Tramadol Withdrawal Timeline

Tramadol is commonly sold under the trade names Ultram, Ultracet or ConZip, and is a prescription opioid painkiller medication used to treat moderately severe pain. As with other opioid pain medications, including codeine, morphine, oxycodone (OxyContin) or hydrocodone (Zyhodro ER), there is a risk of developing tolerance and dependence after using Tramadol.

The risk of dependence and addiction increases if the user takes Tramadol in any way other than was prescribed by a doctor. For example, taking higher doses than were prescribed, taking medications prescribed for someone else, or taking Tramadol for recreational or non-medical purposes all classify as drug abuse.

If a person who is dependent on Tramadol stops usage suddenly, there is a risk of experiencing unpleasant withdrawal symptoms. It’s interesting to note that only users who have developed physical dependence will experience withdrawal symptoms.

Tramadol Withdrawal Timeline

When you’re in the throes of peak withdrawal, it’s common for users to wonder ‘how long do Tramadol withdrawal symptoms last?’ Generally, the physical symptoms on the Tramadol withdrawal timeline should begin to subside within a week. However, the psychological symptoms can extend for weeks and even months in some cases.

The actual Tramadol withdrawal timeline may vary for different users, depending on a range of factors, including:

  • The dosage being taken prior to detox
  • The length of use
  • The severity of addiction and dependence
  • The presence of any polydrug use
  • The presence of any cooccurring mental health disorders
  • An existing history of substance abuse disorder
  • A prior history of withdrawal symptoms during detox

How Long Do Tramadol Withdrawal Symptoms Last?

The symptoms associated with Tramadol withdrawal are similar to those of most other opiate drugs. However, as Tramadol has a half-life of 6.3 hours for the immediate release formulation, some of the symptoms may extend longer than detoxing from other opiates with a shorter half-life, such as heroin.

The Tramadol withdrawal timeline begins with early withdrawal and can begin within hours of the last use. The user may experience symptoms that include:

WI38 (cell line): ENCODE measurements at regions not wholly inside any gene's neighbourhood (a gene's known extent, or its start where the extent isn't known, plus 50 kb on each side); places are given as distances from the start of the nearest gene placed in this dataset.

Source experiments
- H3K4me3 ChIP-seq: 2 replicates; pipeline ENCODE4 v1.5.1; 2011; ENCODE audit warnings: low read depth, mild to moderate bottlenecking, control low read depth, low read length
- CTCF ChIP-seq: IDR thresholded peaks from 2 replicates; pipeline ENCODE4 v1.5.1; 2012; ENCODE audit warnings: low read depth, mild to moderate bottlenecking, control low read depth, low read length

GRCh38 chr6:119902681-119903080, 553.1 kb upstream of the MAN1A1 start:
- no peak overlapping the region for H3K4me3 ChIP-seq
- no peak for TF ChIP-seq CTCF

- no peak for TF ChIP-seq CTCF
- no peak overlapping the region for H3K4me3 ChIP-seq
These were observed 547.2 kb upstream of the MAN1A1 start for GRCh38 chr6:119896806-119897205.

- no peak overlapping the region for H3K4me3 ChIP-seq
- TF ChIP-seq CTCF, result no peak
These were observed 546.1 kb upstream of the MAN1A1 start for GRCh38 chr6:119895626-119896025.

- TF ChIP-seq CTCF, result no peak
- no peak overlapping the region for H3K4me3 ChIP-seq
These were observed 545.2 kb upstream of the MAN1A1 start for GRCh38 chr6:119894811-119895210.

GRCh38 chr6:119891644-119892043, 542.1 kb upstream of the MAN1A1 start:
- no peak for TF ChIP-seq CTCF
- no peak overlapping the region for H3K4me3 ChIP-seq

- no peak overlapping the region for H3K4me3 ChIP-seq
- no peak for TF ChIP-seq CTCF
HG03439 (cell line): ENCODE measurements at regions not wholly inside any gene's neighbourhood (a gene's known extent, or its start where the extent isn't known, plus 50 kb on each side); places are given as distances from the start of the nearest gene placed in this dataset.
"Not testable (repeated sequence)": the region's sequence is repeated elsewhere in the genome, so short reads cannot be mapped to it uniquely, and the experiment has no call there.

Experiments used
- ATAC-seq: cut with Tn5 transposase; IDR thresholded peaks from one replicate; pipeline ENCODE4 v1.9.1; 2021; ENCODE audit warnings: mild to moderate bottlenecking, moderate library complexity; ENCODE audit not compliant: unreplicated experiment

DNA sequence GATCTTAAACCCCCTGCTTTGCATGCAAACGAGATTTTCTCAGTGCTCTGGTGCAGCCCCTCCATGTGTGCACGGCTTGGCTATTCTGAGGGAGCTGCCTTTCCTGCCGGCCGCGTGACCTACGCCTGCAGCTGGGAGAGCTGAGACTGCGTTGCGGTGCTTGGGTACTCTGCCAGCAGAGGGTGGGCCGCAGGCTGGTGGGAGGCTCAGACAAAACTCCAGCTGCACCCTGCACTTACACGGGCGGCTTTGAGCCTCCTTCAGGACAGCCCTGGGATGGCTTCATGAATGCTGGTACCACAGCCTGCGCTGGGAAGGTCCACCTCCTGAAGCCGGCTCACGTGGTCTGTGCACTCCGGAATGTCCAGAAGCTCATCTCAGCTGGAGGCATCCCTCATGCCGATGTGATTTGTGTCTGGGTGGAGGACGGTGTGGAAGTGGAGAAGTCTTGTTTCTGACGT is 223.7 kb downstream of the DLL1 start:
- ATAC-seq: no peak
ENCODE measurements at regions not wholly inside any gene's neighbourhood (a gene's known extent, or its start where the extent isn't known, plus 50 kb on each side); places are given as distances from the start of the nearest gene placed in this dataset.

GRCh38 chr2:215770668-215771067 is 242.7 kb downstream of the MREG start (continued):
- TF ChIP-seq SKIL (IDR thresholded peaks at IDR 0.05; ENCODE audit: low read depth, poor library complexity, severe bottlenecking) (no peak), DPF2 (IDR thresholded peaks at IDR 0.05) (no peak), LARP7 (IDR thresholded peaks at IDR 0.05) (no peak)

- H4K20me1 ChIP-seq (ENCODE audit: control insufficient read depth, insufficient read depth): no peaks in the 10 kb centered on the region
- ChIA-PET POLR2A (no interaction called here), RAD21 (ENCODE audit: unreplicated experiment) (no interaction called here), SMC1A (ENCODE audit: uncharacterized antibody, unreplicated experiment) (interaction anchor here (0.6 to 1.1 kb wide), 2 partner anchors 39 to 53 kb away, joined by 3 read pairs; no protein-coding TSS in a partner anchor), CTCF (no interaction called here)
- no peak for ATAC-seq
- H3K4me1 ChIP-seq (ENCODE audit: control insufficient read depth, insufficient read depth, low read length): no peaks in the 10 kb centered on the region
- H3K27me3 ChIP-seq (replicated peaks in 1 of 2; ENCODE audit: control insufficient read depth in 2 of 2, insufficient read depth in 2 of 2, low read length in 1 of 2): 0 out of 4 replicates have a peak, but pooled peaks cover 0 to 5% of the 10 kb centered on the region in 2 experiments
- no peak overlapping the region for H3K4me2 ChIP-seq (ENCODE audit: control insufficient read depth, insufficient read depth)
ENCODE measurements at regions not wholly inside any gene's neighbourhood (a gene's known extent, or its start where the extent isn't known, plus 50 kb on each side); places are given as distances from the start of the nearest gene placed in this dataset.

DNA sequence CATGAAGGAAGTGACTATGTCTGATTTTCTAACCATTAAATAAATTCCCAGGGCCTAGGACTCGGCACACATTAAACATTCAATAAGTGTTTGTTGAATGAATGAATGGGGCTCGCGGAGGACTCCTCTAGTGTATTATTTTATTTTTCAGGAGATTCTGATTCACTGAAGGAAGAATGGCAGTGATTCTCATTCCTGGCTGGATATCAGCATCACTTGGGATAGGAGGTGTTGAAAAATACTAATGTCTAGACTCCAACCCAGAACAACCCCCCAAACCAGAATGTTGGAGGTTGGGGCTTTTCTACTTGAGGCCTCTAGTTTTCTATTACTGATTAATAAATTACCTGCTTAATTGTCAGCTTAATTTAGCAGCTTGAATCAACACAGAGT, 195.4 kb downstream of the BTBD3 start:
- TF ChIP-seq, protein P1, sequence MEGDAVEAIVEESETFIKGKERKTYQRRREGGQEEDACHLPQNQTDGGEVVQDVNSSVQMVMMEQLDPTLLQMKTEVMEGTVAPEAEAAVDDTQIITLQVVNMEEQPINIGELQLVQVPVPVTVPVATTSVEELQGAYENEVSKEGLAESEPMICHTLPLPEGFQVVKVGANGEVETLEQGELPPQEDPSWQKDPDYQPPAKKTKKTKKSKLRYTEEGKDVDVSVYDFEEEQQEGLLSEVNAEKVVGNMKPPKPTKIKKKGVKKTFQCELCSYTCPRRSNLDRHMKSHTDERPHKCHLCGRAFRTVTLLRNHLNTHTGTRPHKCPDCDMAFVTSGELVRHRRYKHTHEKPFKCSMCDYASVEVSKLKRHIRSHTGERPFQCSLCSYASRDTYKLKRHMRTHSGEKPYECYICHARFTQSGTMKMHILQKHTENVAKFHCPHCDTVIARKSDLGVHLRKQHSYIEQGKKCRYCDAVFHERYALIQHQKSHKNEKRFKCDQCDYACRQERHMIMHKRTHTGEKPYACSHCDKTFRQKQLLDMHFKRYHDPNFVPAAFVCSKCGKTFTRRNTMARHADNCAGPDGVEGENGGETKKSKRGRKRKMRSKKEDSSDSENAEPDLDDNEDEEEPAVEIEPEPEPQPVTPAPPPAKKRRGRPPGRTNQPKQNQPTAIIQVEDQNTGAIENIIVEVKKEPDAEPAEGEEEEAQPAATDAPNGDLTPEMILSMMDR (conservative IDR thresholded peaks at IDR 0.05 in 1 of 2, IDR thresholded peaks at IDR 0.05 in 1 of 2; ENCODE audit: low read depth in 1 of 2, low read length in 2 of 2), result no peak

• Anxiety
  • Agitation
  • Fever
  • Disrupted sleep and insomnia
  • Profuse sweating
  • Excessive yawning
  • Runny nose
  • Watery eyes
  • General flulike symptoms
  • Muscle aches and bone pain

After 2 to 3 days, the user may begin to develop acute symptoms of withdrawal that include all of the earlier symptoms mentioned, along with:

  • Intense cravings to take Tramadol
  • Abdominal cramps
  • Nausea and vomiting
  • Dilated pupils
  • Diarrhea
  • Muscle spasms
  • Fatigue
  • Impaired concentration and cognitive ability
  • Excessive emotionality
  • Deep depression

Within a week, the worst of any physical symptoms should begin to subside. However, Tramadol is different to other opioid pain medications in that it is formulated to relieve pain in a different way.

As a result, some users may experience additional withdrawal symptoms that may not seem typical for opioid withdrawals. The majority of the symptoms are psychological, and include:

  • Heightened anxiety and panic attacks
  • Profound paranoia
  • Visual and auditory hallucinations
  • Confusion
  • Disorientation
  • Depersonalization

Tramadol Withdrawal Tips

There are a number of Tramadol withdrawal tips circulating online in an effort to help users detox and get through the worst of the symptoms. However, detoxing from Tramadol should never be attempted at home.

Most people assume that stopping use of an opioid painkiller medication after becoming dependent on the substance should only mean exerting a bit of willpower and quitting cold turkey.

What those people completely underestimate is the strength of the cravings that the brain generates. When a person is in the middle of the Tramadol withdrawal timeline and can’t imagine the horrible symptoms ever stopping, the temptation to take more of the medication to make the symptoms stop is more tempting than many people are able to resist.

If a person does relapse and begin using Tramadol at the same doses that were being taken prior to detox, the risk of accidental overdose is significantly increased. Psychological symptoms of paranoia or hallucinations further increase the risk of the user harming themselves or those around them.

One of the best Tramadol withdrawal tips you’ll ever learn is to seek professional rehab treatment if you want to detox. Entering into a drug addiction rehab treatment center to begin the detox process provides you with medical monitoring and supervision.

Rehab treatment facilities can also provide treatment medications that relieve the worst of any withdrawal symptoms and make it easier to get through the detox process safely.

Keep in mind that detox is only the first step on the path to recovery from Tramadol addiction. In order to prevent relapsing back into a self-destructive pattern of substance use, it’s important that specialized counseling and behavioral therapies begin to address the psychological triggers behind addictive behaviors.

White Sands Treatment rehab centers can tailor the right combination of treatments and therapies to suit any person’s individual needs.

If you or a loved one needs help with abuse and/or treatment, please call the WhiteSands Treatment at (877) 855-3470. Our addiction specialists can assess your recovery needs and help you get the addiction treatment that provides the best chance for your long-term recovery.

About the Author

is a proud alumni member of WhiteSands Treatment. After living a life of chaos, destruction and constant let downs, Mark was able to make a complete turnaround that sparked a new way of life. He is serious about his recovery along with helping others. At WhiteSands Treatment, we offer support to you in your homes or when you are out living in your daily lives.